Our world is facing a refugee crisis of a magnitude not seen since the Second World War. This presents us with great challenges and many hard decisions. On this continent, too, thousands of persons are led to travel north in search of a better life for themselves and for their loved ones, in search of greater opportunities. Is this not what we want for our own children? We must not be taken aback by their numbers, but rather view them as persons, seeing their faces and listening to their stories, trying to respond as best we can to their situation. To respond in a way which is always humane, just and fraternal. We need to avoid a common temptation nowadays: to discard whatever proves troublesome. Let us remember the Golden Rule: “Do unto others as you would have them do unto you” (Mt 7:12).

The Pope’s invocation of the Golden Rule resulted in a standing ovation from all present in the chamber, and it was here that he pointedly addressed issues of life itself, including the death penalty:

This Rule points us in a clear direction. Let us treat others with the same passion and compassion with which we want to be treated. Let us seek for others the same possibilities which we seek for ourselves. Let us help others to grow, as we would like to be helped ourselves. In a word, if we want security, let us give security; if we want life, let us give life; if we want opportunities, let us provide opportunities. The yardstick we use for others will be the yardstick which time will use for us. The Golden Rule alsoreminds us of our responsibility to protect and defend human life at every stage of its development.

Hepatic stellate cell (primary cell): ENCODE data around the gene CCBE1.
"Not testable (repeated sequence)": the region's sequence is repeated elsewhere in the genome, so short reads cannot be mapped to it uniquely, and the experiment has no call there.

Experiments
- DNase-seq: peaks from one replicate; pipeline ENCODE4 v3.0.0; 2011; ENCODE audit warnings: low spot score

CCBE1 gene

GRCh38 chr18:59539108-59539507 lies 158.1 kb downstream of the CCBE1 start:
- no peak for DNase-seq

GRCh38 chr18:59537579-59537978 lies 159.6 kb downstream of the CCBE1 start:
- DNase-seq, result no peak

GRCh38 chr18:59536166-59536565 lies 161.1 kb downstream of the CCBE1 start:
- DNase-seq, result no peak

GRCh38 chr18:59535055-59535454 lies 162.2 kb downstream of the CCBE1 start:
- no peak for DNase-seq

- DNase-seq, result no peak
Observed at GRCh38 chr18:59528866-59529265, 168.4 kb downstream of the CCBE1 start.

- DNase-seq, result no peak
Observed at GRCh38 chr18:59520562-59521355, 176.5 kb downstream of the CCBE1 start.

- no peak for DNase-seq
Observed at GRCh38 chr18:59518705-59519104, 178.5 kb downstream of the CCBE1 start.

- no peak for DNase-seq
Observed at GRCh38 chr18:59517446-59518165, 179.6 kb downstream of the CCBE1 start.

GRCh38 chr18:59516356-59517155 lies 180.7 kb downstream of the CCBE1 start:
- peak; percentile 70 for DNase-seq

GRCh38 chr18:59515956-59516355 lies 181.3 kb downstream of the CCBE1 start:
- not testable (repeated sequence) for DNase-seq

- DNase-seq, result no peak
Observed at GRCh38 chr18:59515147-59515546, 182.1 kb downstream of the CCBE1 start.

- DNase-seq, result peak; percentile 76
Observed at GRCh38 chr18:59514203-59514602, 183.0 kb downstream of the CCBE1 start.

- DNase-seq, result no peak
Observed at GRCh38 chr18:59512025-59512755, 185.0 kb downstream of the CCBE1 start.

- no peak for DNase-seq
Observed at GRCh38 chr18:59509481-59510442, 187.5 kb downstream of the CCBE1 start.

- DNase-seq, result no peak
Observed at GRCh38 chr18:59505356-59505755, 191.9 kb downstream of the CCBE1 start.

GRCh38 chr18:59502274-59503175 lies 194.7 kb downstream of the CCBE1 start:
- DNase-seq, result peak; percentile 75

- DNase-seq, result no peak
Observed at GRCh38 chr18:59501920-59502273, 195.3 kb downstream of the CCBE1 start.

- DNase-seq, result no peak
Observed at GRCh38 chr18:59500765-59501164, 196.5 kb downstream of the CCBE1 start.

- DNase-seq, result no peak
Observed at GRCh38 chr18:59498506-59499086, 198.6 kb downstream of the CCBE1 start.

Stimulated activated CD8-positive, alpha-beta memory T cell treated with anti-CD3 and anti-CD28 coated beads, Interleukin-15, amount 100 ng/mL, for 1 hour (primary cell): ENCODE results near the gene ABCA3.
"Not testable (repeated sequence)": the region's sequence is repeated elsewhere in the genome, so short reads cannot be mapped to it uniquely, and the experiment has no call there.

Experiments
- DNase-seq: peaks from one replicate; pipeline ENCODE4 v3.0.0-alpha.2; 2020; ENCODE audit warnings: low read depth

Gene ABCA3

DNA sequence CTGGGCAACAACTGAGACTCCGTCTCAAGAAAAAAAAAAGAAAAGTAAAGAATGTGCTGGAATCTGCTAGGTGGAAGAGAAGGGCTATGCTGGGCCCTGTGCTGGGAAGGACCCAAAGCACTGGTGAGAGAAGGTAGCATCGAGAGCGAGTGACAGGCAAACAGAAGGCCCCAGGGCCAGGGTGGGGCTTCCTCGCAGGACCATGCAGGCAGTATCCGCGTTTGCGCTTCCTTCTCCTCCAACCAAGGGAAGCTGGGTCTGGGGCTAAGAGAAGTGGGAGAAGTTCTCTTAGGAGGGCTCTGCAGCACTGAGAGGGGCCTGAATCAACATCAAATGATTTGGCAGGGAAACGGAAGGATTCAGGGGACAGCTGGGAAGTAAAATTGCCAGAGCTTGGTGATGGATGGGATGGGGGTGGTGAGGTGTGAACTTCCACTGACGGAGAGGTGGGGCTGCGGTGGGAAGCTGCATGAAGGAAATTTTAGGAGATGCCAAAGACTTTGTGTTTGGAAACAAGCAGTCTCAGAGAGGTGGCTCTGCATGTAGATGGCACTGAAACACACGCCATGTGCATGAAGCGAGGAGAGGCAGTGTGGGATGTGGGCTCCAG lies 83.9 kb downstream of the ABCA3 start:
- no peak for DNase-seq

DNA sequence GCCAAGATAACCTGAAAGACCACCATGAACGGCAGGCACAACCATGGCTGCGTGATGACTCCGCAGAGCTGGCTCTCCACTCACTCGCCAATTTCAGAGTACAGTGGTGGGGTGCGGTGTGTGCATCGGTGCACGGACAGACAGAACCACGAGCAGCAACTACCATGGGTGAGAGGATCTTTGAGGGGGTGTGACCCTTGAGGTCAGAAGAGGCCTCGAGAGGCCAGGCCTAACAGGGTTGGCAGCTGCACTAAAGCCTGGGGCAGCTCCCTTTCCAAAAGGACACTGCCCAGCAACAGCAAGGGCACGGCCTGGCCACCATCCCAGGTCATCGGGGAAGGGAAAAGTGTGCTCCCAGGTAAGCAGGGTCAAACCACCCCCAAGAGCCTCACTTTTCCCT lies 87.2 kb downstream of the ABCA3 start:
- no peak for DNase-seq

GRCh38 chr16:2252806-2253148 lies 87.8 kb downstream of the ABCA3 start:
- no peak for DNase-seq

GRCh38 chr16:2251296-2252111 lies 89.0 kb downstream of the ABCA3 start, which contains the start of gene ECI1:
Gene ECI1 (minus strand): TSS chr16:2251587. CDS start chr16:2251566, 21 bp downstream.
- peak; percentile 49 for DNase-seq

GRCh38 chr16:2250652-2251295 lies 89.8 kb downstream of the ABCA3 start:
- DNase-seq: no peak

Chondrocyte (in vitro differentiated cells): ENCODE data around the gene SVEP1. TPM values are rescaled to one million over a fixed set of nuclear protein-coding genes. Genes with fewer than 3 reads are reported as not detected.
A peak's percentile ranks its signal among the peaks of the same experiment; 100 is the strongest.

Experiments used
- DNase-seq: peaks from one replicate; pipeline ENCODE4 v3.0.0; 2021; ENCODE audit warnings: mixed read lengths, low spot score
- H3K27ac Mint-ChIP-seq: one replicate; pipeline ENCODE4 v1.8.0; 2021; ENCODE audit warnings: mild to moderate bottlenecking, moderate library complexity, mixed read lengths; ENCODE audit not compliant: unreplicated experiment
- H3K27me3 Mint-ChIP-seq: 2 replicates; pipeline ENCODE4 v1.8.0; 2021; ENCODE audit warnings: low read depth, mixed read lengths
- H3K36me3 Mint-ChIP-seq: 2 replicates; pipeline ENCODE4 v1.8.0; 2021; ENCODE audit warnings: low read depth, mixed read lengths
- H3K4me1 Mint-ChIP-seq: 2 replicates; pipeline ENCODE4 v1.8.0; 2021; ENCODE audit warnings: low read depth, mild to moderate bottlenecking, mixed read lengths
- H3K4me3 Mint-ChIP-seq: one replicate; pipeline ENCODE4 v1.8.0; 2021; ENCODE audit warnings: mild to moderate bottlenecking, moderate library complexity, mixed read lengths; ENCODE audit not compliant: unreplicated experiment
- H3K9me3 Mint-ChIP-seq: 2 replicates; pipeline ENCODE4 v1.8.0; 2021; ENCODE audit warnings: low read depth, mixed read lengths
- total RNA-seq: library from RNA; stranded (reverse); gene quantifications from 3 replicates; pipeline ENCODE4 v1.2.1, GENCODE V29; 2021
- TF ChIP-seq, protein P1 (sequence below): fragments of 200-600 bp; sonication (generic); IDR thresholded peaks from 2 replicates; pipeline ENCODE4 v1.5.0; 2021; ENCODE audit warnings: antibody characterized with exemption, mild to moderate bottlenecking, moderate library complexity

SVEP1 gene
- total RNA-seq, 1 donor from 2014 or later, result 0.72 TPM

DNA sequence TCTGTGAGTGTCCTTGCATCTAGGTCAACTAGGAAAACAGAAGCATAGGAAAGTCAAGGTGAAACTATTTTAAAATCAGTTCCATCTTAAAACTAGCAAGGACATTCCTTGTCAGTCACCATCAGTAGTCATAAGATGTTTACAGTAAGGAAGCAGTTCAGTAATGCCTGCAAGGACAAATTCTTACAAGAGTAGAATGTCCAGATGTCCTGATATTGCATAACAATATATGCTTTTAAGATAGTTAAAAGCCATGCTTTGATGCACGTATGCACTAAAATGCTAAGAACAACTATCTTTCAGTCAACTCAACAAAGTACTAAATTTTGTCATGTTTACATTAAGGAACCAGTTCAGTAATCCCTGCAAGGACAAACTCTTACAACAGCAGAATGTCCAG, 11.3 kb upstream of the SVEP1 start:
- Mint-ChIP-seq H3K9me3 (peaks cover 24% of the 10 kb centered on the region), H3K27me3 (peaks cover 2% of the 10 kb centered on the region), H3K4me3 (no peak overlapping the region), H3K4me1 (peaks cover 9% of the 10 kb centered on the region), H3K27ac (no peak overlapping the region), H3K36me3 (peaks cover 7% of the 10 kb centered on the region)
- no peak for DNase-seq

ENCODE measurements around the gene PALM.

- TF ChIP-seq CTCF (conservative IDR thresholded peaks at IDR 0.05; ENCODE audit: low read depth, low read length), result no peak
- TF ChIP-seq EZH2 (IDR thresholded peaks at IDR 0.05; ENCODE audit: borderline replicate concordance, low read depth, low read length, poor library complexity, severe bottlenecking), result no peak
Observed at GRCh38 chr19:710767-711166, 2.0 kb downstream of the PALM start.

This conviction has led me, from the beginning of my ministry, to advocate at different levels for the global abolition of the death penalty. I am convinced that this way is the best, since every life is sacred, every human person is endowed with an inalienable dignity, and society can only benefit from the rehabilitation of those convicted of crimes. Recently my brother bishops here in the United States renewed their call for the abolition of the death penalty. Not only do I support them, but I also offer encouragement to all those who are convinced that a just and necessary punishment must never exclude the dimension of hope and the goal of rehabilitation.

Dorothy-DayDorothy Day:

In these times when social concerns are so important, I cannot fail to mention the Servant of God Dorothy Day, who founded theCatholic Worker Movement. Her social activism, her passion for justice and for the cause of the oppressed, were inspired by the Gospel, her faith, and the example of the saints.

While acknowledging that much progress has been made, the Pope reminded us all that “much more still needs to be done” to assist those who are trapped in a cycle of poverty.”